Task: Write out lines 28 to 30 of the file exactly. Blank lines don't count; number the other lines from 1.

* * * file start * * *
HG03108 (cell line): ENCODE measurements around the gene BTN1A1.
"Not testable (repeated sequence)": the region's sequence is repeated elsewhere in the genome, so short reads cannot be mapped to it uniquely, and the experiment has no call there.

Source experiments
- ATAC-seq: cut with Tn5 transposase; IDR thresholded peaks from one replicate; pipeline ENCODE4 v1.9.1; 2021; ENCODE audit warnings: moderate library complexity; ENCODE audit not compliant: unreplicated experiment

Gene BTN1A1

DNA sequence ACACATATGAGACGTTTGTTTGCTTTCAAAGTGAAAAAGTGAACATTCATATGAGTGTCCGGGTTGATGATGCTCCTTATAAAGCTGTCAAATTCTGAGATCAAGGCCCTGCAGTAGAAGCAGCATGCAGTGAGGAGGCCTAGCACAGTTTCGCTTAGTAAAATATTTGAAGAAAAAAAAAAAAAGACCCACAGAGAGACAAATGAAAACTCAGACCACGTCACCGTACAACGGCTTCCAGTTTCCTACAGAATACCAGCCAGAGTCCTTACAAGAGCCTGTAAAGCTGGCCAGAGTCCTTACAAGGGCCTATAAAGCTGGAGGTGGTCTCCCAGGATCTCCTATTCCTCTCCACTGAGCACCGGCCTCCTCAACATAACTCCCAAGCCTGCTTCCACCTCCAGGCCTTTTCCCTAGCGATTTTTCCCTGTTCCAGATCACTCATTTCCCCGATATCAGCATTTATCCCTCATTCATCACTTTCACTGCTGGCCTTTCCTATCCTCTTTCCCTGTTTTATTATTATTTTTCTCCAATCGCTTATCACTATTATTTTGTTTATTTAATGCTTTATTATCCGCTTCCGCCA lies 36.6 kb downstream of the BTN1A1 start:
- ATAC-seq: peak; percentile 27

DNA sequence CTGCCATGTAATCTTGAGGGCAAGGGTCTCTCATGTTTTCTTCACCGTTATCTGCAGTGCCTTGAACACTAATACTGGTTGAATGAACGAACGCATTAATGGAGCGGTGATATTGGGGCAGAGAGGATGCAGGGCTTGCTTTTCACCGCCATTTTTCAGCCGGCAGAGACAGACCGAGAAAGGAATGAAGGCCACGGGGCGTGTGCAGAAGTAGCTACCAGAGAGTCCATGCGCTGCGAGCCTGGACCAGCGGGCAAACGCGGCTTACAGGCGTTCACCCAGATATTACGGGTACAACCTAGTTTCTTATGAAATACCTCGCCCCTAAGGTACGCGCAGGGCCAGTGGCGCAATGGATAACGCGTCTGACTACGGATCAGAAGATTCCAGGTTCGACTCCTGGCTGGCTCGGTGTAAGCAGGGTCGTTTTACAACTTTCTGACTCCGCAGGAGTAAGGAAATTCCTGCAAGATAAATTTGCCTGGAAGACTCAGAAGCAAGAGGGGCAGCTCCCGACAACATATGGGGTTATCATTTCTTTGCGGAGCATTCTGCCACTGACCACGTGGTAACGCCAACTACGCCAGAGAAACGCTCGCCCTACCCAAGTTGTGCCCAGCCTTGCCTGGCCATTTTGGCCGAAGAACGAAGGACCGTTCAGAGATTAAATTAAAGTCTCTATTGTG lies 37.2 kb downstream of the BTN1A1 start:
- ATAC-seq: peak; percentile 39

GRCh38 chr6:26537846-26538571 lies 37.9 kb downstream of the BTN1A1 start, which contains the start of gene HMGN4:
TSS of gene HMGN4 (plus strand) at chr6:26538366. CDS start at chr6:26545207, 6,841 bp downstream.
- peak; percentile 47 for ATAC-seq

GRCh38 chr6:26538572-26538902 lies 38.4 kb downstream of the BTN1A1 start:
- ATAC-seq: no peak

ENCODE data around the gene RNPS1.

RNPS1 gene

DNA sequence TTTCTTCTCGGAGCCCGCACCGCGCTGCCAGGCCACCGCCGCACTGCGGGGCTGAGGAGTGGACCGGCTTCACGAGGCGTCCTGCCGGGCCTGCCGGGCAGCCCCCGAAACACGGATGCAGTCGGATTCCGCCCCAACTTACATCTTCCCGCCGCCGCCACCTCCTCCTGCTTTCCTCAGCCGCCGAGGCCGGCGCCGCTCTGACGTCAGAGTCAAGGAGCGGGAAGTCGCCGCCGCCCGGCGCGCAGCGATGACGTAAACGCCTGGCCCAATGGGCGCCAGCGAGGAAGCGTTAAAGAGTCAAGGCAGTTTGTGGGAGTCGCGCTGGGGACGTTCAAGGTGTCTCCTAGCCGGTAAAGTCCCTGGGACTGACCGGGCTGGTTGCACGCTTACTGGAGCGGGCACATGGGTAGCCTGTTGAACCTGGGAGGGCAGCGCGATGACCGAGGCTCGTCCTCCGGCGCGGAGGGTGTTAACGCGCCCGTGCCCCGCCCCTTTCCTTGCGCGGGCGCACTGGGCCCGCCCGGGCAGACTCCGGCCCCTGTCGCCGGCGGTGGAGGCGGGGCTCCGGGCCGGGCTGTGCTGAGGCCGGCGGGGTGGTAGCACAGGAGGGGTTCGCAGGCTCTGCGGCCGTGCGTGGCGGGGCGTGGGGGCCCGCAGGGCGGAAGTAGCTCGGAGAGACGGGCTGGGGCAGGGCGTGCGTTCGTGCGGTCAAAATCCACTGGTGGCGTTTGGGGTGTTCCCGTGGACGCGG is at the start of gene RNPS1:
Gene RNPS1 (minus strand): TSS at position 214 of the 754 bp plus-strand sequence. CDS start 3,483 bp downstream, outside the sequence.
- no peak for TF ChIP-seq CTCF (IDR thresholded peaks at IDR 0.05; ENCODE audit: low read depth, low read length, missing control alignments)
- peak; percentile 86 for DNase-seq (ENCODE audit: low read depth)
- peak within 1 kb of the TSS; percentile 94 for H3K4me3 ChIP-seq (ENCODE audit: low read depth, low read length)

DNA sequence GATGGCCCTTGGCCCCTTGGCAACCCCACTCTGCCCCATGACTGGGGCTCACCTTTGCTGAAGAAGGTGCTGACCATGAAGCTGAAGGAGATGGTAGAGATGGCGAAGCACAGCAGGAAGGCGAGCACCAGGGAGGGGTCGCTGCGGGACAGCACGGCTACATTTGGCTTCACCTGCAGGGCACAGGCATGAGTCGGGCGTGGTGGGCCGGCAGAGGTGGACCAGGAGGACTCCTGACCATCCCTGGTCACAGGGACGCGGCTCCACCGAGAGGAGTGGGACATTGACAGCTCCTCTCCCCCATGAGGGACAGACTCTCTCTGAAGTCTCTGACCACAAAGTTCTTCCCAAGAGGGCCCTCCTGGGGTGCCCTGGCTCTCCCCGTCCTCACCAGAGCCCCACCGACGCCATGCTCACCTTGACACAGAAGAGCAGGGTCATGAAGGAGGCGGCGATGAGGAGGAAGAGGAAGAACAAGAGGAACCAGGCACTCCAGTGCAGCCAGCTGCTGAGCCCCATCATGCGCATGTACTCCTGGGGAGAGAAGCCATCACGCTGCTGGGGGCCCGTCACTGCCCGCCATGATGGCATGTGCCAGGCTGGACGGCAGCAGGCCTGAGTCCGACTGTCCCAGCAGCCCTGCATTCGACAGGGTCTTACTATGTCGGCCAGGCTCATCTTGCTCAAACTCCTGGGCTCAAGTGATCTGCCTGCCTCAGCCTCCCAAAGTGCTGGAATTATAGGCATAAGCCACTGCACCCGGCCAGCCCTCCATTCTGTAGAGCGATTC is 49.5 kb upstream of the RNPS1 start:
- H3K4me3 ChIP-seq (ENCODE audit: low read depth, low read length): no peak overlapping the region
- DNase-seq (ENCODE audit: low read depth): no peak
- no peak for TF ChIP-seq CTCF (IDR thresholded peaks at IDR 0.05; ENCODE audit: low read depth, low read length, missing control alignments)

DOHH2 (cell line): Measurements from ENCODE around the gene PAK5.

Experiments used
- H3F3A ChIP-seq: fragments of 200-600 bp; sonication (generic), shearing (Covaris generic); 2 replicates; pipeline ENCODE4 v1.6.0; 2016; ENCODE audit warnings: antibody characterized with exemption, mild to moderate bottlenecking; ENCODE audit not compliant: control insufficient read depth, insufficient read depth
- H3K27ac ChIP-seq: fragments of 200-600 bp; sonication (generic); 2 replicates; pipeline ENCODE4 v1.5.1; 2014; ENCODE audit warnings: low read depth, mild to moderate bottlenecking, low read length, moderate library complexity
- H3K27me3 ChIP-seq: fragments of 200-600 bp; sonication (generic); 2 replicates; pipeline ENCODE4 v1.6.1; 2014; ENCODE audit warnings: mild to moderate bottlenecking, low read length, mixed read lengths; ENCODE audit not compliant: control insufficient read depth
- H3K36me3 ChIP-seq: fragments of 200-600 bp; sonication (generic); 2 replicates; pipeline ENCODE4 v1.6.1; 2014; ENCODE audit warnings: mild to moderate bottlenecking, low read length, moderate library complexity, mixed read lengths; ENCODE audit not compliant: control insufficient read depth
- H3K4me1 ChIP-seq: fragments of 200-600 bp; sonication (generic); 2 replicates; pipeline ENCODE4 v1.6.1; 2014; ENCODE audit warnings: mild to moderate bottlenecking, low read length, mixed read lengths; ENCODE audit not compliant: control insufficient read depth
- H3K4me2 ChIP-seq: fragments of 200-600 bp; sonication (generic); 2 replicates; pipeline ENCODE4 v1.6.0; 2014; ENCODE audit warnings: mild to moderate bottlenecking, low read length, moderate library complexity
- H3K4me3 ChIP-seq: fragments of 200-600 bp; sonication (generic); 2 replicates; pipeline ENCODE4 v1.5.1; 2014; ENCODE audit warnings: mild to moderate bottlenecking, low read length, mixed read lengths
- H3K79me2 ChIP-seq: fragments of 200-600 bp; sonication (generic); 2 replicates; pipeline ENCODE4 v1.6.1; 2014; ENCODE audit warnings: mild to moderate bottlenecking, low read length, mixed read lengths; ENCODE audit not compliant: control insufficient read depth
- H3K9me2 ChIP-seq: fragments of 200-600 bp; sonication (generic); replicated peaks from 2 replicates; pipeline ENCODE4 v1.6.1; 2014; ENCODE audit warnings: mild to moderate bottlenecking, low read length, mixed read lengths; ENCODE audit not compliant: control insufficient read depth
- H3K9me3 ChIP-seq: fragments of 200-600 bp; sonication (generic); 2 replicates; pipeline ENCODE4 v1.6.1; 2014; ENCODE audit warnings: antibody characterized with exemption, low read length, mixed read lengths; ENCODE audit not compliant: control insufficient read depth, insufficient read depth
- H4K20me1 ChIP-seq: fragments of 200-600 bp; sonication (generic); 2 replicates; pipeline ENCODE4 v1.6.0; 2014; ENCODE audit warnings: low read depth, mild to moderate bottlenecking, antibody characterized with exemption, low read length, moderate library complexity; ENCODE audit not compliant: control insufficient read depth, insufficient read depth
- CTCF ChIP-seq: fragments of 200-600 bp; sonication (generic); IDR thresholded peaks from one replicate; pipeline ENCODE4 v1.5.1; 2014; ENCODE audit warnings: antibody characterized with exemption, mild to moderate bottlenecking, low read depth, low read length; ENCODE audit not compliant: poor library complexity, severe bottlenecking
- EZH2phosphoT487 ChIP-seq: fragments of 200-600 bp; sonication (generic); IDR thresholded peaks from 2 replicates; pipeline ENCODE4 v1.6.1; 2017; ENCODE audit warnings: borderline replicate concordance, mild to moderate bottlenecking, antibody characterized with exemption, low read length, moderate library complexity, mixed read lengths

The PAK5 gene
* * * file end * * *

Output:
- H3F3A ChIP-seq: fragments of 200-600 bp; sonication (generic), shearing (Covaris generic); 2 replicates; pipeline ENCODE4 v1.6.0; 2016; ENCODE audit warnings: antibody characterized with exemption, mild to moderate bottlenecking; ENCODE audit not compliant: control insufficient read depth, insufficient read depth
- H3K27ac ChIP-seq: fragments of 200-600 bp; sonication (generic); 2 replicates; pipeline ENCODE4 v1.5.1; 2014; ENCODE audit warnings: low read depth, mild to moderate bottlenecking, low read length, moderate library complexity
- H3K27me3 ChIP-seq: fragments of 200-600 bp; sonication (generic); 2 replicates; pipeline ENCODE4 v1.6.1; 2014; ENCODE audit warnings: mild to moderate bottlenecking, low read length, mixed read lengths; ENCODE audit not compliant: control insufficient read depth